# Determining symmetry correction by looking at rotational quantum states

I'm trying to understand the relationship between symmetry correction and rotational quantum states, particularly in the case of dipoles with identical atoms.

For an angular momentum quantum number $$J=1$$ there are 3 quantum states according to $$g(J)=2J+1$$. Each quantum state determines the z-vector of the angular momentum $$M$$. The spacial direction of the angular momentum $$M$$ for each quantum state is then: The orbital plane of a dipole is perpendicular to $$M$$. I can see that I can re-orentiate scenario a) in space to make it look like scenario c). Thus for $$J=1$$ there are actually 2 quantum states instead of 3.

I noticed that, at any value of $$J$$, this can be done for each pair of quantum states that have the same z-vector momentum $$M_z$$ but in opposite directions. The only quantum state at any $$J$$ that isn't part of a pair is when $$M_z=0$$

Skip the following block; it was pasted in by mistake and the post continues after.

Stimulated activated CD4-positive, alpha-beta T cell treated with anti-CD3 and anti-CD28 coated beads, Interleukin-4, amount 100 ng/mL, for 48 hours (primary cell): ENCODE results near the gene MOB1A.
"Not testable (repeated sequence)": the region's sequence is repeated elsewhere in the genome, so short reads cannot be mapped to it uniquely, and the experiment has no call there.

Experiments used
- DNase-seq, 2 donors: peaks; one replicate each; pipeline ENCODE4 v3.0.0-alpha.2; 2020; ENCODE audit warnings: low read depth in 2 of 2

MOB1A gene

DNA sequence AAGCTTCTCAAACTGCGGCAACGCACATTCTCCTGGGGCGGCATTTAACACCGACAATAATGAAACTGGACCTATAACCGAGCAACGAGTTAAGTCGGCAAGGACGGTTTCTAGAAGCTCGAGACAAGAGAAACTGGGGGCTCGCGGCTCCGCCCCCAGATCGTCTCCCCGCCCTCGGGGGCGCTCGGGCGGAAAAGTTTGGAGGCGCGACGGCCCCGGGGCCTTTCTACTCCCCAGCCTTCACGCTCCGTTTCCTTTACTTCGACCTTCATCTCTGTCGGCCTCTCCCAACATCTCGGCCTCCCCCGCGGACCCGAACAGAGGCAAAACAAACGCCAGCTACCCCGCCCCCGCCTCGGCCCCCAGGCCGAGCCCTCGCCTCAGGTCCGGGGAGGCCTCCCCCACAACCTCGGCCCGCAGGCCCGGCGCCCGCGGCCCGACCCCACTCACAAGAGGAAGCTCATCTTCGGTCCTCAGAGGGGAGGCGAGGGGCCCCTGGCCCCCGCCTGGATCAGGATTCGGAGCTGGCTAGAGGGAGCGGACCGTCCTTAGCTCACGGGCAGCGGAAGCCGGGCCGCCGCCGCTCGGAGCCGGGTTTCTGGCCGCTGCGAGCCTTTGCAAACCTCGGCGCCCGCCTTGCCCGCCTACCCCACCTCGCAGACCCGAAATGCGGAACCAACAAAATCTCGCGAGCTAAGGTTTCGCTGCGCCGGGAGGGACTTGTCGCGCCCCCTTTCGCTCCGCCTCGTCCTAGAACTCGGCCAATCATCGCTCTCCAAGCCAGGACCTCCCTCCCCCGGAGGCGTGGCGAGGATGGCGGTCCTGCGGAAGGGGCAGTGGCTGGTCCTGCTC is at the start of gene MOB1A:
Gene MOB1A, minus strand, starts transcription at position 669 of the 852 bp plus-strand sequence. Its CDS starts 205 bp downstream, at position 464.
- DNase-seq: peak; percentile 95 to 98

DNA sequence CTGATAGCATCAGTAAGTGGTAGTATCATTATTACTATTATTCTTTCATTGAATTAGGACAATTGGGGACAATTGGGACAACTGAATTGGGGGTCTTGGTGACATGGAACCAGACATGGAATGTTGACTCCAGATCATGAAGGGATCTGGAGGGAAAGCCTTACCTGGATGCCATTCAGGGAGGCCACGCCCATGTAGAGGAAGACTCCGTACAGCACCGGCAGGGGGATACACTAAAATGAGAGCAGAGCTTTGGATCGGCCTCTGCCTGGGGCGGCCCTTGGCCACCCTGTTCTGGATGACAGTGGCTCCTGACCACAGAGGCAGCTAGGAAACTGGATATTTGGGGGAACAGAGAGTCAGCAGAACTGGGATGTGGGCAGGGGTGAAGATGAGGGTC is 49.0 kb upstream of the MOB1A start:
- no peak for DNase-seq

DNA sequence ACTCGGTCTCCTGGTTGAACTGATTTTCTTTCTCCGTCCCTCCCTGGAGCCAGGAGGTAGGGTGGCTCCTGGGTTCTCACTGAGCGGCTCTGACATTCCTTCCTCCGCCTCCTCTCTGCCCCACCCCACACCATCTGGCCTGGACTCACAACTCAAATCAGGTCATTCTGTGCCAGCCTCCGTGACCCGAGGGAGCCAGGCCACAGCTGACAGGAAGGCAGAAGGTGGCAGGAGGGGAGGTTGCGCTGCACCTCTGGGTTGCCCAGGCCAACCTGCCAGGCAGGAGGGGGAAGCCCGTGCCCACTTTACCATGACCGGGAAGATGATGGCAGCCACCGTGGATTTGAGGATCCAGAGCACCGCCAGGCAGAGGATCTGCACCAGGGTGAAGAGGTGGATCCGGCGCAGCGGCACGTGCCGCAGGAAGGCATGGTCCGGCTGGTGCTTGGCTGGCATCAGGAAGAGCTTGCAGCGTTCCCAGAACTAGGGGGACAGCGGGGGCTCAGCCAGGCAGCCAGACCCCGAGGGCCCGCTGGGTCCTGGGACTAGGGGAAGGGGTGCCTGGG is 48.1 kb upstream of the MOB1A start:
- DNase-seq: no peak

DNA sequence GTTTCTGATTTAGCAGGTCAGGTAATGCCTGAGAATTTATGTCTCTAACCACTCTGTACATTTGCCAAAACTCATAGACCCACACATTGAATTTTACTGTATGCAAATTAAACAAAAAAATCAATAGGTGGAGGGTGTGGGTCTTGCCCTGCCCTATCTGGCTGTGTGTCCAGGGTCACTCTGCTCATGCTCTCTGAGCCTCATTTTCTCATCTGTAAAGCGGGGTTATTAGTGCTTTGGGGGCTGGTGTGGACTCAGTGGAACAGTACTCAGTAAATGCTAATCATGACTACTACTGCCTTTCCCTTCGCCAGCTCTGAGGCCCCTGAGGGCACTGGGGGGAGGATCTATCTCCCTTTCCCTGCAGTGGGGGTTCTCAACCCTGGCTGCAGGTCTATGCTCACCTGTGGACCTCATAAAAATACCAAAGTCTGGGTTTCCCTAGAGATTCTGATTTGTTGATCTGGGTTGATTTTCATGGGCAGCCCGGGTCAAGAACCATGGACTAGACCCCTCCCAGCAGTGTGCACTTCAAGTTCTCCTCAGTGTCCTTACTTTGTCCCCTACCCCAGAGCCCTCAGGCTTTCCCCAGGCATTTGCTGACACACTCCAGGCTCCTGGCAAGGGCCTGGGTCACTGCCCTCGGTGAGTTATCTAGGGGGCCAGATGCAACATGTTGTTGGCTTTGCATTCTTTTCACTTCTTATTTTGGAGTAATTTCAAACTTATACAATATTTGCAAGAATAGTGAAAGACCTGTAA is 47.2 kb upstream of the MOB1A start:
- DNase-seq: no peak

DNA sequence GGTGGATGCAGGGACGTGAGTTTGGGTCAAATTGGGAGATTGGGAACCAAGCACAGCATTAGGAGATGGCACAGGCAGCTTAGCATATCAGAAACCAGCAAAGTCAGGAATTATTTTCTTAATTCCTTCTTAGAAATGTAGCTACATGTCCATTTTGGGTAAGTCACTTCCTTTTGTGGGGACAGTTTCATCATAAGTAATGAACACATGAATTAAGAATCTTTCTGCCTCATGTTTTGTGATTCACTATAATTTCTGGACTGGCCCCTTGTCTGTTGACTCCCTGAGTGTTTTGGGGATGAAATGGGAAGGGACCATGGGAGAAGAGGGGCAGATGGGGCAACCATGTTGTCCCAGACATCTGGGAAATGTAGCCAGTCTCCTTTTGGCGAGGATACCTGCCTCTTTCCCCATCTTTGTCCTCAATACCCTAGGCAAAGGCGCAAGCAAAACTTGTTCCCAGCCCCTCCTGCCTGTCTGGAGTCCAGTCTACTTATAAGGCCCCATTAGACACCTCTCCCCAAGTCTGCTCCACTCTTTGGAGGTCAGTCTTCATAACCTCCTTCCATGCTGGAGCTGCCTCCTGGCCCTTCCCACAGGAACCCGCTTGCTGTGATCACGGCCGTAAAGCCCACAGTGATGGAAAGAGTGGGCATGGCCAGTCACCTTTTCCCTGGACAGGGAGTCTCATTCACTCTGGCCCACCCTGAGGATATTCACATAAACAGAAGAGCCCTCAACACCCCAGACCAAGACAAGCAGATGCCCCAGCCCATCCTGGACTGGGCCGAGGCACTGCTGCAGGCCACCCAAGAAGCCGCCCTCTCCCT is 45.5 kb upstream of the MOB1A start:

This would make me deduce that the number of quantum states for a dipole after symmetrical correction $$\sigma$$ is equal to $$\frac{2J}{\sigma=2}+1$$

However, here's a snippet of a source Apart from this discussing the density of states, why does it show that after symmetrical correction the number of quantum states is $$\frac{2J+1}{\sigma}$$ instead of $$\frac{2J}{\sigma}+1$$?

• The density of states calculation is correct, the multiplicity is $2J+1$ and these levels are degenerate. I don't follow why you want to ignore the $m_z=0$ case. It should be treated in the same way as the others. May 14, 2020 at 8:52
• @porphyrin I am not ignoring $m_z=0$, I am considering $m_z=1$ and $m_z=-1$ to be the same quantum state in space. So any non-zero value of $m_z$ and its negative counterpart should be treated as 1 quantum state. The number of quantum states that have a negative counterpart is $2J$ so this should be divided by $\sigma$. The $+1$ part is reserved for $m_z=0$ which does not have a negative counterpart and thus is a quantum state by itself. Furthermore, how can a dipole at $J=2$ have $\frac{2J+1}{\sigma} = 2,5$ quantum states according to the source while it should be integers?
– Phy
Jun 12, 2020 at 15:46